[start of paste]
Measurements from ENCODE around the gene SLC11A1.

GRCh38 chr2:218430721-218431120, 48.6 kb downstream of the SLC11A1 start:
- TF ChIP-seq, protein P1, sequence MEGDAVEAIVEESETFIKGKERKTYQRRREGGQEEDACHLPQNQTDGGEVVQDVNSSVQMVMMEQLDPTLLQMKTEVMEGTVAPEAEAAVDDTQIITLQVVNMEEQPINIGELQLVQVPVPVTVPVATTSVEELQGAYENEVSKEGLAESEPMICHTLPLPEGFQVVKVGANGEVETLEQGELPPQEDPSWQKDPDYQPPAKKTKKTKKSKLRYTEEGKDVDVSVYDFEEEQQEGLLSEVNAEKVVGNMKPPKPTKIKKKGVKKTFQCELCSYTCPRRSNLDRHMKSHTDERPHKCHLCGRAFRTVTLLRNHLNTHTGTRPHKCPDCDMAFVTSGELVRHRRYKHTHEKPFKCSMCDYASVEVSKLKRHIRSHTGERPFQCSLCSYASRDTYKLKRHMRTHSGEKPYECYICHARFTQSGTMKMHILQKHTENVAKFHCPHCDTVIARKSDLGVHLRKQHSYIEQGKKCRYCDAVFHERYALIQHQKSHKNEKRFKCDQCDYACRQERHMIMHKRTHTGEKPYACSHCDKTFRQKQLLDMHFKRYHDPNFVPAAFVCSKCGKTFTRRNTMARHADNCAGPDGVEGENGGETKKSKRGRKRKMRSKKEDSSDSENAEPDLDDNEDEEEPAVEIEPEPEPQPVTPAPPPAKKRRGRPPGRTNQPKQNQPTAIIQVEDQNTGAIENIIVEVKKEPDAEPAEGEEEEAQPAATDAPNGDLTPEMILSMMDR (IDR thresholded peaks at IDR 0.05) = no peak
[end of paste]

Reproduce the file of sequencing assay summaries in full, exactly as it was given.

Measurements from ENCODE around the gene SLC11A1.

GRCh38 chr2:218430721-218431120, 48.6 kb downstream of the SLC11A1 start:
- TF ChIP-seq, protein P1, sequence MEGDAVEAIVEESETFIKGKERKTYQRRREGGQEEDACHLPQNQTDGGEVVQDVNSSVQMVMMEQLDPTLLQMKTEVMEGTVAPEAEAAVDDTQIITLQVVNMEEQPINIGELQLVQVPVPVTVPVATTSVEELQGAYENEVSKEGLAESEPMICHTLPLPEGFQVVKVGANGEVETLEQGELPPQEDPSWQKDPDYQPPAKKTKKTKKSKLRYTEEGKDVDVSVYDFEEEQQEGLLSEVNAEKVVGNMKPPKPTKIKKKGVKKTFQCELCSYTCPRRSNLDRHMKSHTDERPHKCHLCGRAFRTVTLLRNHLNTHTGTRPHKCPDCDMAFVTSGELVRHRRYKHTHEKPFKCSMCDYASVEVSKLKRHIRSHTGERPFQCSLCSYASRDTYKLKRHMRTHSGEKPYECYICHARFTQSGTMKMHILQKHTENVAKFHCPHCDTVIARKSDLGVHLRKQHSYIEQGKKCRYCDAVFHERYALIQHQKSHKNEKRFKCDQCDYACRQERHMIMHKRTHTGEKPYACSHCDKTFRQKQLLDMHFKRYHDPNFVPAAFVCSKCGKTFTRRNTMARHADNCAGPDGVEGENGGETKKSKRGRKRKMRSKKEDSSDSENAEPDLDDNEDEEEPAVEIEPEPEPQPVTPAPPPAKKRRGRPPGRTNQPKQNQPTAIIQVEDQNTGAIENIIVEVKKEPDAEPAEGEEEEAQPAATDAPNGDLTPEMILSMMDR (IDR thresholded peaks at IDR 0.05) = no peak